Quick question for your  forum.
    I've had issues lately with what appears to be another security co. targeting my accounts. They go in and try to entice my contracted clients to switch over to them even though they know they're under contract. 
I have already lost about 10 accounts to this competitor so I'm taking this matter extremely serious.
    I have consulted with a local general attorney anf he advised me that this could be considered tortes interference.  He said it is hard to make a case unless the competing company is telling falsehoods or misleading facts about your company. Is this true? Isn't the fact that I have a term contract in place(and they are aware of it) sufficient for them to back off?
    They are basically romancing my customer into breaking your contract!
    What is the best way to address this issue.
     Very much value your opinion and would be very thankful for any input or help you can give me on this.
    It's called Tortious Interference of Contract.  It's actionable.  Your competitor can be liable even if not telling falsehoods or misleading facts, but the case is very difficult to prove because the best witnesses are the customers you lost and they aren't going to be too excited about helping your case.  
    The facts in each situation determine if there is a viable cause of action.  Mere competition is not enough.  A competitor who has access to your customer list and knows your pricing and knows the customers are under contract may have liability.  
    If you are using our Standard Form Agreements, an updated version that has an arbitration provision, my office will support you can bring proceedings against your customer for breach of the contract.  Contact our alarm collection department by contacting Gene Rosen at GRosen@KirschenbaumEsq.com, 516 747 6700 x 303 or Jesse Kirschenbaum at Jesse@Kirschenbaumesq.com, 516 747 6700 x 307 or call our Managing Paralegal Kathleen Lambert at 516 747 6700 x 319 for our Commence Litigation Form to get your matter started.
    Most all of our subscribers are under a service plan. Does it cost us more, probably. However, if we are as an industry want to reduce or eliminate false alarms due to equipment issues then we need to step up to the plate and ensure the systems we installed don’t cause our ‘partner in crime’ ie the PD to want to further enact onerous ordinances.
    Just my 2-cents.
Joe Pfefer, President
Jade Alarm Co.
    Regarding service plans:
    Alarm and integration businesses tend to take two different views on this. One is that service makes money. This is reserved for larger firms who have dedicated service personnel and track costs on service separately. $5.00 per month is ridiculously cheap if it includes equipment. I wouldn’t sell that. Service including equipment has to be based on the amount of equipment and replacement costs of it. Perhaps for DIY or “freebie” alarms with a cheap control and a couple of motions, your worst case is probably $50 in outlay. And then have to argue with subs when it gets hit by lightning or a surge. Pricing is up to the alarm firm owner, but why leave so much money on the table? From what I’ve learned. $15 per month is closer to average on small residential systems. If you have thousands of accounts, each one paying $15 for resi systems, then you have a money maker if your installations are solid and use good equipment. Otherwise, it isn’t a good idea in my opinion. Larger commercial is different. This is priced for the amount and cost of parts. $X for each camera, $Y for each access door, etc. This can add RMR at a realistic profit.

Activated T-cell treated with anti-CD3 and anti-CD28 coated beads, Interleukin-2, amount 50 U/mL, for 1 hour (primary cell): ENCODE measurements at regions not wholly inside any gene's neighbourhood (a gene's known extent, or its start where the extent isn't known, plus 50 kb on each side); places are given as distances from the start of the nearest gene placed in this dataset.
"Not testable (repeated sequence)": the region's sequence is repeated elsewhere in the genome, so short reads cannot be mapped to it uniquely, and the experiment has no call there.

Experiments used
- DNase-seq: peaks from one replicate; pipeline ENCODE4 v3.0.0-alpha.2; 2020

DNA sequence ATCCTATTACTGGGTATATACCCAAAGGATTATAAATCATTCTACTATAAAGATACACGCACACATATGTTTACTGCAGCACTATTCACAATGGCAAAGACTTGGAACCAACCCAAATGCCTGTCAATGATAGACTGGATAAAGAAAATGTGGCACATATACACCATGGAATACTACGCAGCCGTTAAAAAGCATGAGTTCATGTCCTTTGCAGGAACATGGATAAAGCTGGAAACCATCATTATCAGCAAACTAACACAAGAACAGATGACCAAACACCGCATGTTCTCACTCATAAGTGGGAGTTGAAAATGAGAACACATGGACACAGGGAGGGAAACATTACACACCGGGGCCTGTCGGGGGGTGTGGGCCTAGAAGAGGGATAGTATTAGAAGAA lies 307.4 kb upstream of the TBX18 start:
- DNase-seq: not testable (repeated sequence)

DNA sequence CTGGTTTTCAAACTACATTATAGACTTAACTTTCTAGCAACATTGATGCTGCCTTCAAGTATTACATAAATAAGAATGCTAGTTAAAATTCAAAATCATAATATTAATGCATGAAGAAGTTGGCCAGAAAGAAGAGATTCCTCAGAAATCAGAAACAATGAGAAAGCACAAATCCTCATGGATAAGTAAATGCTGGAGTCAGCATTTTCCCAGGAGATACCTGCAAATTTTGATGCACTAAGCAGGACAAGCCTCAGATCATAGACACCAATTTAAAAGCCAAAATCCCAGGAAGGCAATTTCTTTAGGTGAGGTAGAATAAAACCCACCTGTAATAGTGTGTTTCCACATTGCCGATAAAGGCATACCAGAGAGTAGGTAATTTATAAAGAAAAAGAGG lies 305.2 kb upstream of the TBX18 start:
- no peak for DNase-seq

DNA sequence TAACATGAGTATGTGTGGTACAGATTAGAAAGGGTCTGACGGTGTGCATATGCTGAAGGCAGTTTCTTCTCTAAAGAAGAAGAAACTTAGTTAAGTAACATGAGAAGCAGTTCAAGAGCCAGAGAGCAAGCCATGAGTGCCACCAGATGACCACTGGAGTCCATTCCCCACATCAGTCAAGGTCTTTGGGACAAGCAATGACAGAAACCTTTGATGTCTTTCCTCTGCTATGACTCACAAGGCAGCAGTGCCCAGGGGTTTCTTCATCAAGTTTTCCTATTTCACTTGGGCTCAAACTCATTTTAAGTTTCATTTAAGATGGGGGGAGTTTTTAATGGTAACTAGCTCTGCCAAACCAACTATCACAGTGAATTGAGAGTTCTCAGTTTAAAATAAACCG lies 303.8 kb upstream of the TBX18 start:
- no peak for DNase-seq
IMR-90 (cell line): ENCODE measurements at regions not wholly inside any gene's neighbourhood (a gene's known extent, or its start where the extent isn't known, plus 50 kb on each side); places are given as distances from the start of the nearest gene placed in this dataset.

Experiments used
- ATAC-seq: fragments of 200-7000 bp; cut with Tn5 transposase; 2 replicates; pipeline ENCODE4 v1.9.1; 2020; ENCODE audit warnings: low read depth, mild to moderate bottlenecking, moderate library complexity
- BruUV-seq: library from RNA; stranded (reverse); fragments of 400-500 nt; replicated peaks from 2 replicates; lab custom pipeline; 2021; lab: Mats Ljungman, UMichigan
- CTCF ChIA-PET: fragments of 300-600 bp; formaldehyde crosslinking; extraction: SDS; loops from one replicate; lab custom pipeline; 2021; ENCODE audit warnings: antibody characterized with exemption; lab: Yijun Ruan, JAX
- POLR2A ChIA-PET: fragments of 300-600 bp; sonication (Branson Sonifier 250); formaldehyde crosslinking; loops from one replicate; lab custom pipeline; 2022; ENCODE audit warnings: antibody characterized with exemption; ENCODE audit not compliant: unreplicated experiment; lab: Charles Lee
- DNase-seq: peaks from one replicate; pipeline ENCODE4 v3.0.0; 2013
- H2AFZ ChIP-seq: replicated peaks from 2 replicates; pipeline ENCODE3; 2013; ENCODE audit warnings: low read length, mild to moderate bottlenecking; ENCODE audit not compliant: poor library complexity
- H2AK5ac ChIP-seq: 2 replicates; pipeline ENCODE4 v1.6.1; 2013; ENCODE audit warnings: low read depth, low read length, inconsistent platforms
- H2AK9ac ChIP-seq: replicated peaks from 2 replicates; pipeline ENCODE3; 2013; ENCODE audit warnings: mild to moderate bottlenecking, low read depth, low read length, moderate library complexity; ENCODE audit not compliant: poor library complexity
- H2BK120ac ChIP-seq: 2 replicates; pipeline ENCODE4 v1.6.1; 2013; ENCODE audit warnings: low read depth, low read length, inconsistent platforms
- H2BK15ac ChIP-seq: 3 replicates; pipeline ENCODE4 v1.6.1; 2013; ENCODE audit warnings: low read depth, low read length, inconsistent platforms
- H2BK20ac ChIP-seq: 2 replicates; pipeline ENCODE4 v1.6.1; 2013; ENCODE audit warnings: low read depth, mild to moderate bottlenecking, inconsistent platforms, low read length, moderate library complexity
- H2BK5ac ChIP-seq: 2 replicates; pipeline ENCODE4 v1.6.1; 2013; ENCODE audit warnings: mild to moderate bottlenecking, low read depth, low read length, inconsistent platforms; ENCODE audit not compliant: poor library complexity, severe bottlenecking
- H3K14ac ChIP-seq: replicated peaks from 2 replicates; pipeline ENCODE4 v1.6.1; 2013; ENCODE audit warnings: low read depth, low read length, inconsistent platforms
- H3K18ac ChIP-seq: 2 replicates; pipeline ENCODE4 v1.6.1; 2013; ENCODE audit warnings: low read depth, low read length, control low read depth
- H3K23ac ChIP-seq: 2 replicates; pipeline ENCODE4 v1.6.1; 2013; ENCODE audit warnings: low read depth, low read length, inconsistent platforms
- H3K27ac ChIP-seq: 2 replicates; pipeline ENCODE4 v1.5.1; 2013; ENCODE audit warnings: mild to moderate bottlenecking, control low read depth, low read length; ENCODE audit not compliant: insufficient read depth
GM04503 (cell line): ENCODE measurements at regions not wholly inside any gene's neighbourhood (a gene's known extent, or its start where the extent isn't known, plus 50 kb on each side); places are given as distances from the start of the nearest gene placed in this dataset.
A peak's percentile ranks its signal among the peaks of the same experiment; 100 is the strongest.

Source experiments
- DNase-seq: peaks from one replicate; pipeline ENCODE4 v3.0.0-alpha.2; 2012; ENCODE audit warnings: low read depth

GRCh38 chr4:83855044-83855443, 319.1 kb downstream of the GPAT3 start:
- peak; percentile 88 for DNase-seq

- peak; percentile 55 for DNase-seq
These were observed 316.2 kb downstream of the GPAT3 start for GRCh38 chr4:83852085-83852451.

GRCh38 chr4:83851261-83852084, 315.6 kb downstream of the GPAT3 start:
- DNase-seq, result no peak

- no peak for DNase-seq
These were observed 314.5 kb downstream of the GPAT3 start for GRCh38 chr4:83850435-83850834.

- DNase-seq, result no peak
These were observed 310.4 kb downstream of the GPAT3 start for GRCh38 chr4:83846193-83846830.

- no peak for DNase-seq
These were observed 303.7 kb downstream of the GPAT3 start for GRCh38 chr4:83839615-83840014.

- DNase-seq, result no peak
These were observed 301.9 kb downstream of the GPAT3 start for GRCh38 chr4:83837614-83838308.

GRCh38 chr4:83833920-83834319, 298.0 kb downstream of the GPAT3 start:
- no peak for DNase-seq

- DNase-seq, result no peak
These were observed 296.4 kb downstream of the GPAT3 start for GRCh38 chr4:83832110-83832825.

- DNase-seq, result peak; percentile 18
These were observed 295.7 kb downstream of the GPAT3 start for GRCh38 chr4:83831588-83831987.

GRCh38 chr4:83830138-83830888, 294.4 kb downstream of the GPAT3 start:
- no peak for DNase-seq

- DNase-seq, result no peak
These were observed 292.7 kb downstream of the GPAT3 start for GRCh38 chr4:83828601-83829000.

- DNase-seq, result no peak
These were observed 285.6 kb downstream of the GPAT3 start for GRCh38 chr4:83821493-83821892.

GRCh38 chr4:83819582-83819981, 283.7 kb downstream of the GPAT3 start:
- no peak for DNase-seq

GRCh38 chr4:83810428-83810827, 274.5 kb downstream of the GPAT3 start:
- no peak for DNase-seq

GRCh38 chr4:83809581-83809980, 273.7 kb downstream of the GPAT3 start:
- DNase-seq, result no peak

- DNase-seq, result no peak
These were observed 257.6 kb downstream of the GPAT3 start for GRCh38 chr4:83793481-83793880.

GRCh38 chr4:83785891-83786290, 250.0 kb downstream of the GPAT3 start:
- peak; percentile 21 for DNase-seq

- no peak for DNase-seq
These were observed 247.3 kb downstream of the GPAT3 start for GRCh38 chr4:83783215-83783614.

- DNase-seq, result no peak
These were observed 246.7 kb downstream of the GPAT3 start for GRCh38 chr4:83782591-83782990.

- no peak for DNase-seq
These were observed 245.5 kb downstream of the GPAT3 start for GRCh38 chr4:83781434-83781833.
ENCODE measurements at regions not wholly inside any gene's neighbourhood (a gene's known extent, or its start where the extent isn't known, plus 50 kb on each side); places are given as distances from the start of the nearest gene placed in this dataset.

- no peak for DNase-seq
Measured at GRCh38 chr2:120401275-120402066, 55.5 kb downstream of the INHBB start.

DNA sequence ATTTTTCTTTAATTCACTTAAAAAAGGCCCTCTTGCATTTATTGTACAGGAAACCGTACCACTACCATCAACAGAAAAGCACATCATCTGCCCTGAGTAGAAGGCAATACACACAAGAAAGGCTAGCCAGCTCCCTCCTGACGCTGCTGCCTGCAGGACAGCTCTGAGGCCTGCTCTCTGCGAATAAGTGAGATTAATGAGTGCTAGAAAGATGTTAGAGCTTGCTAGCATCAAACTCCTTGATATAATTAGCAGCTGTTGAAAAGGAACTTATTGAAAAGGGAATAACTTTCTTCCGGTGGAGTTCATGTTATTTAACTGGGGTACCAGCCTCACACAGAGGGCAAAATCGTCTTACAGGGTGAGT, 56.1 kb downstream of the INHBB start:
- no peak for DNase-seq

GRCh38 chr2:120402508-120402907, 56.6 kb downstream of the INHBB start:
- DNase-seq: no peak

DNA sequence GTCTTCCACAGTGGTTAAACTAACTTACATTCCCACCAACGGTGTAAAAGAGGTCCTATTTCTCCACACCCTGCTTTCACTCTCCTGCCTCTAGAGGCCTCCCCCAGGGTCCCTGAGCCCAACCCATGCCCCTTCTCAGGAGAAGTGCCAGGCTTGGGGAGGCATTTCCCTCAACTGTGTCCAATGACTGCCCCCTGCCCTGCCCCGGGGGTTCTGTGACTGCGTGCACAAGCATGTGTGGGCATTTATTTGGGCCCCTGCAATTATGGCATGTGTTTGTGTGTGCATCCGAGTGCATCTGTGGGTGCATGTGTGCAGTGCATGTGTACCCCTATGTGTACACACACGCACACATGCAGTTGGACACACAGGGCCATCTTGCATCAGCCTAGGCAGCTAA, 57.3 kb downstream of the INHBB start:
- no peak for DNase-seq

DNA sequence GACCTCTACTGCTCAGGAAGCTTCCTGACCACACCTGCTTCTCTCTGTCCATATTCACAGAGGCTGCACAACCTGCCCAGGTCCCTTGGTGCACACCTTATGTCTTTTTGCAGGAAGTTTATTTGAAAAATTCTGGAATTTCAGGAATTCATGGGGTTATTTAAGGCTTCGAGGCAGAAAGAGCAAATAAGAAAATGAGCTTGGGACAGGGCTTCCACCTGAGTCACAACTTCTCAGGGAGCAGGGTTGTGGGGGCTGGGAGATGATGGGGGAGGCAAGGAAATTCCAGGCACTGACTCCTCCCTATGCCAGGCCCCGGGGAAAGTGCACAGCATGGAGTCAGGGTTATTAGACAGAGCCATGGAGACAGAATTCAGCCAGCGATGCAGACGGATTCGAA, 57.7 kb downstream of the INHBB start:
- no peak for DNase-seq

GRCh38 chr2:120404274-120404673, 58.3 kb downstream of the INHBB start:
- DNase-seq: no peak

On the other hand, there are alarm firm owners that don’t want the service or believe, like I do, that it’s difficult to make money on service work. It takes an installer off task, and actually slows the addition of increasing RMR. But that’s also related to company size and we are a small shop. There are many subs that don’t want to pay monthly fees. These are the firms that keep unlicensed and hit and run type firms in business. No growth strategy and no company equity. There are many subs that also don’t want to pay traveling time. We have our own pricing structure that accounts for the first 1.5 hours on site. It’s high enough to cover travel time, without even mentioning it. Considering most service calls take less than a half hour. It looks good and we win.  We will write commercial service contracts, but not small residential. And we always have a trip fee, once the sub exceeds 1 per quarter.
    Bear in mind that the alarm firm is responsible for service on its owned equipment. We lease (rent) some equipment as part of the system, including redundant on site and transmission equipment to our host for cloud based video. It’s downright cheap to the sub, but it also acts as a hook to help retain the client.
    In reality, service for wear and tear is rare. Almost all service calls are the result of outside forces on the system, either physical damage or a surge. Unless you are content to absorb these costs in your monthly fees, be prepared to either eat them or have time for arguing with your subs.
    Thanks for your great work and for all the help you’ve provided us and the rest of the industry.
Mitch Cohen
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